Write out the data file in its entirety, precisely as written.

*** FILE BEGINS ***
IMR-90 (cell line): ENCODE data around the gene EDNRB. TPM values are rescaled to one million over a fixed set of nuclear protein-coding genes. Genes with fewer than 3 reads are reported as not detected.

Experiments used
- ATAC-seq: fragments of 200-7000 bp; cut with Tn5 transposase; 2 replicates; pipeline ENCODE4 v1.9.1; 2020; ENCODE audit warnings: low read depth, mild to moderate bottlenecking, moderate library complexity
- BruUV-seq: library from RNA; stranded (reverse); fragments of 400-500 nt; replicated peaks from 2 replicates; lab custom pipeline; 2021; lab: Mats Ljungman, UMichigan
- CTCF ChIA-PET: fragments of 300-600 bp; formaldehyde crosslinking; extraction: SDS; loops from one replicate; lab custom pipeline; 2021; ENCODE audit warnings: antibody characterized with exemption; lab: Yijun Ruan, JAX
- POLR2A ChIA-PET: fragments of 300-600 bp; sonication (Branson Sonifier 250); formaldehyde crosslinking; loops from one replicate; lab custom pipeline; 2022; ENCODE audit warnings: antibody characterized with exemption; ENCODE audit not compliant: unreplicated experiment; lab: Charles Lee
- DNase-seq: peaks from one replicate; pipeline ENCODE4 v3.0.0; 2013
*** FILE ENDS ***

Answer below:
IMR-90 (cell line): ENCODE data around the gene EDNRB. TPM values are rescaled to one million over a fixed set of nuclear protein-coding genes. Genes with fewer than 3 reads are reported as not detected.

Experiments used
- ATAC-seq: fragments of 200-7000 bp; cut with Tn5 transposase; 2 replicates; pipeline ENCODE4 v1.9.1; 2020; ENCODE audit warnings: low read depth, mild to moderate bottlenecking, moderate library complexity
- BruUV-seq: library from RNA; stranded (reverse); fragments of 400-500 nt; replicated peaks from 2 replicates; lab custom pipeline; 2021; lab: Mats Ljungman, UMichigan
- CTCF ChIA-PET: fragments of 300-600 bp; formaldehyde crosslinking; extraction: SDS; loops from one replicate; lab custom pipeline; 2021; ENCODE audit warnings: antibody characterized with exemption; lab: Yijun Ruan, JAX
- POLR2A ChIA-PET: fragments of 300-600 bp; sonication (Branson Sonifier 250); formaldehyde crosslinking; loops from one replicate; lab custom pipeline; 2022; ENCODE audit warnings: antibody characterized with exemption; ENCODE audit not compliant: unreplicated experiment; lab: Charles Lee
- DNase-seq: peaks from one replicate; pipeline ENCODE4 v3.0.0; 2013